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What does 'source' do?

What does 'source' do?

"It exists, and it is runnable. Why isn't there any documentation about it in Ubuntu?
What does it do? How can I install documentation about it?"

Asked by: Guest | Views: 54
Total answers/comments: 5
Guest [Entry]

"source is a bash shell built-in command that executes the content of the file passed as argument, in the current shell. It has a synonym in . (period).

Syntax

. filename [arguments]

source filename [arguments]"
Guest [Entry]

"It is useful to know the 'type' command:

> type source
source is a shell builtin

whenever something is a shell builtin it is time to do man bash."
Guest [Entry]

"source command executes the provided script (executable permission is not mandatory) in the current shell environment, while ./ executes the provided executable script in a new shell.

source command do have a synonym . filename.

To make it more clear, have a look at the following script, which sets the alias.

make_alias

#! /bin/bash

alias myproject='cd ~/Documents/Projects/2015/NewProject'

Now we have two choices to execute this script. But with only one option, the desired alias for current shell can be created among these two options.

Option 1: ./make_alias

Make script executable first.

chmod +x make_alias

Execute

./make_alias

Verify

alias

Output

**nothing**

Whoops! Alias is gone with the new shell.

Let's go with the second option.

Option 2: source make_alias

Execute

source make_alias

or

. make_alias

Verify

alias

Output

alias myproject='cd ~/Documents/Projects/2015/NewProject'

Yeah Alias is set."
Guest [Entry]

"When in doubt, the best thing to do is use the info command:

[root@abc ~]# info source

BASH BUILTIN COMMANDS
Unless otherwise noted, each builtin command documented in this section
as accepting options preceded by - accepts -- to signify the end of the
options. The :, true, false, and test builtins do not accept options
and do not treat -- specially. The exit, logout, break, continue, let,
and shift builtins accept and process arguments beginning with - with-
out requiring --. Other builtins that accept arguments but are not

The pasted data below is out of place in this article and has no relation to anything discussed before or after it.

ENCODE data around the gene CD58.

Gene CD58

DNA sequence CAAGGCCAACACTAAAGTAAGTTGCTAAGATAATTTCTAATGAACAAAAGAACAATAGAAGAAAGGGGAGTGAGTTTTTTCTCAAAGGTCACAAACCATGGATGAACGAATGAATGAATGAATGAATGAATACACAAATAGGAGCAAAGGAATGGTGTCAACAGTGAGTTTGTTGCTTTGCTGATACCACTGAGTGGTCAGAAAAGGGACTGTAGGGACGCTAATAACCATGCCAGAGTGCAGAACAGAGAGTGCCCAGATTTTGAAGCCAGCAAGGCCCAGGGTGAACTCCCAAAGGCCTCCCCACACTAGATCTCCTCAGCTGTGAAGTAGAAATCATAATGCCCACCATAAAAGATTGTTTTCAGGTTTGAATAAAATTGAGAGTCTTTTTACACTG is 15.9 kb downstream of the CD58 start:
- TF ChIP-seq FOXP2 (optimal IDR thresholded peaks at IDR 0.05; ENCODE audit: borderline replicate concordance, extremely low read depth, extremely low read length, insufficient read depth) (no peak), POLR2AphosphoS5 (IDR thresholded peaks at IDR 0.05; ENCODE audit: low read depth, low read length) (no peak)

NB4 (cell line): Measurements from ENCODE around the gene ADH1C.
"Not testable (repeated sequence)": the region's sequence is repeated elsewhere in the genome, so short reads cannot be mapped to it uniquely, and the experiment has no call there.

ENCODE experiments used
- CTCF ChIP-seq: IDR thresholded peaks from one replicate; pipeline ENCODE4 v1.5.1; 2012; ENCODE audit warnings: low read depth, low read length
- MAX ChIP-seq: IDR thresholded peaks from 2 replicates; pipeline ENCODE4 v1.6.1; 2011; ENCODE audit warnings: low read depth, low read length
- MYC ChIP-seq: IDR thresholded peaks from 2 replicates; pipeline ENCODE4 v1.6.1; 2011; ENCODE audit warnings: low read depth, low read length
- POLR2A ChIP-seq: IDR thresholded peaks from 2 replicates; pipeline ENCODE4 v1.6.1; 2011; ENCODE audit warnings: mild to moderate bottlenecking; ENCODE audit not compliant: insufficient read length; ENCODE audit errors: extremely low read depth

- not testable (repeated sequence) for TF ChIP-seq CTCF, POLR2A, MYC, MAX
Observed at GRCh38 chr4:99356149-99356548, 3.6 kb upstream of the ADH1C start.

specified as accepting options interpret arguments beginning with - as
invalid options and require -- to prevent this interpretation.
: [arguments]
No effect; the command does nothing beyond expanding arguments
and performing any specified redirections. A zero exit code is
returned.

. filename [arguments]
source filename [arguments]
Read and execute commands from filename in the current shell
environment and return the exit status of the last command exe-
cuted from filename. If filename does not contain a slash, file
names in PATH are used to find the directory containing file-
name. The file searched for in PATH need not be executable.
When bash is not in posix mode, the current directory is
searched if no file is found in PATH. If the sourcepath option
to the shopt builtin command is turned off, the PATH is not
searched. If any arguments are supplied, they become the posi-
tional parameters when filename is executed. Otherwise the
positional parameters are unchanged. The return status is the
status of the last command exited within the script (0 if no
commands are executed), and false if filename is not found or
cannot be read."
Guest [Entry]

"From the Linux Documentation Project, Advanced Bash Scripting Guide,
Chapter 15 - Internals Commands and Builtins:

source, . (dot command):
This command, when invoked from the command-line, executes a script. Within a script, a source file-name loads the file file-name. Sourcing a file (dot-command) imports code into the script, appending to the script (same effect as the #include directive in a C program). The net result is the same as if the ""sourced"" lines of code were physically present in the body of the script. This is useful in situations when multiple scripts use a common data file or function library.
If the sourced file is itself an executable script, then it will run, then return control to the script that called it. A sourced executable script may use a return for this purpose.

So, for those familiar with C programming language, sourcing a file has an effect similar to the #include directive.

Note also that you may pass positional arguments to the file being sourced, like:

$ source $filename $arg1 arg2"